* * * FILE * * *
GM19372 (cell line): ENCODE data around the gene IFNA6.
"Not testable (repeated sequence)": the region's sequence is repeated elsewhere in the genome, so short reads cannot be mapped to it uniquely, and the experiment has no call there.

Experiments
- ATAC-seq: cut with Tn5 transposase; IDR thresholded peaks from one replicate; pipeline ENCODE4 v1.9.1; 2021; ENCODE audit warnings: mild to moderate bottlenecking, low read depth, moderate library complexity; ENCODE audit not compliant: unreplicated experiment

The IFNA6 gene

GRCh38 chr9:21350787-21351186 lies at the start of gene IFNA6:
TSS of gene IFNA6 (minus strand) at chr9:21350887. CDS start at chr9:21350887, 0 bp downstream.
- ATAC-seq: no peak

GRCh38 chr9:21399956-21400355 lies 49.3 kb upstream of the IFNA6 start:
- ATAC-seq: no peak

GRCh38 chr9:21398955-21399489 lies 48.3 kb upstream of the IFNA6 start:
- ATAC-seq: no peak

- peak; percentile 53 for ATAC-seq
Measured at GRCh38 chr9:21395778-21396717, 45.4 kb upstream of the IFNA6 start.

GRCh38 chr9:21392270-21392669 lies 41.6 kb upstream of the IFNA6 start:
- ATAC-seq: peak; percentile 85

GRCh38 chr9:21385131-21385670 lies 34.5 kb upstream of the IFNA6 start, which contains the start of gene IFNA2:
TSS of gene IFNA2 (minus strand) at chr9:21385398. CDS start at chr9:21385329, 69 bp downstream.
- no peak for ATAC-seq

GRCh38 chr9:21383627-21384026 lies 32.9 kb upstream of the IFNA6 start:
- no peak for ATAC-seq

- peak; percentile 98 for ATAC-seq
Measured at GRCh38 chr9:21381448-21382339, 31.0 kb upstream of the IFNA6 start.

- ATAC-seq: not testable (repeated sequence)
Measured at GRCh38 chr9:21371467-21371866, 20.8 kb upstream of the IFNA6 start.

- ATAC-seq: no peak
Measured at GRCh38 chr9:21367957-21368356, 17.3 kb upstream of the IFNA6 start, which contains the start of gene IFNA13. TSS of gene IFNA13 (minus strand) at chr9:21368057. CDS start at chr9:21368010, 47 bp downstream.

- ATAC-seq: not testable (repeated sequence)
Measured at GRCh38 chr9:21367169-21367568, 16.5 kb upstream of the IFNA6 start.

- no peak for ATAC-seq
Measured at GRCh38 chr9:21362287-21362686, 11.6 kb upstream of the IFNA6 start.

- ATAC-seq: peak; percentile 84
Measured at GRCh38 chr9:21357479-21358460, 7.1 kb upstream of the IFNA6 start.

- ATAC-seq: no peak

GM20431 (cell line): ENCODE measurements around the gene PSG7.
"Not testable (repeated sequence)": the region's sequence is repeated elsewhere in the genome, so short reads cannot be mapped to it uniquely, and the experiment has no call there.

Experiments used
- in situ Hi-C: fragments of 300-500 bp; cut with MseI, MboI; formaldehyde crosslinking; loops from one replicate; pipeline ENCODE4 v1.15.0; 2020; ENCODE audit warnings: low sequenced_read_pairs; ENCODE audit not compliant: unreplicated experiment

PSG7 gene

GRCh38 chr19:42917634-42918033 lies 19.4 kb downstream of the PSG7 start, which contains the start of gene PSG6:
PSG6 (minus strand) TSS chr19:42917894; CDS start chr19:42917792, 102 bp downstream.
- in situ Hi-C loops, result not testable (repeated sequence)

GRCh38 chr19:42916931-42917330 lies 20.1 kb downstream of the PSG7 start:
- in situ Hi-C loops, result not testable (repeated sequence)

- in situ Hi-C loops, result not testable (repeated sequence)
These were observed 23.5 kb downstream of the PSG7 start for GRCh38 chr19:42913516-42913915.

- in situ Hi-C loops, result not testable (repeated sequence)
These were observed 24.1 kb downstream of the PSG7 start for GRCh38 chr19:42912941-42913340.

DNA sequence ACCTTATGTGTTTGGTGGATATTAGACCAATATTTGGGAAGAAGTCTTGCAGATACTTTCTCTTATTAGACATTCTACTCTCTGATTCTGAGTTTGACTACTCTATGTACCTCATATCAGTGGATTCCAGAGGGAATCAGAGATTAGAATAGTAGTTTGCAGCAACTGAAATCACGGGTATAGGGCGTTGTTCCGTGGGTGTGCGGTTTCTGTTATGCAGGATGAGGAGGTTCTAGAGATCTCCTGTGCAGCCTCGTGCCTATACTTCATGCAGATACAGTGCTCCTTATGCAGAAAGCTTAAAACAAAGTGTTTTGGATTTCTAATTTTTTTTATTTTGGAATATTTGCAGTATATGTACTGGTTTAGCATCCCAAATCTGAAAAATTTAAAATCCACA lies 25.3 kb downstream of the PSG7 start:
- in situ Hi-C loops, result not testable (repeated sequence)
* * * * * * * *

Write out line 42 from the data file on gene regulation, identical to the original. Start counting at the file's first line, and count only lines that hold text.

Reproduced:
- in situ Hi-C loops, result not testable (repeated sequence)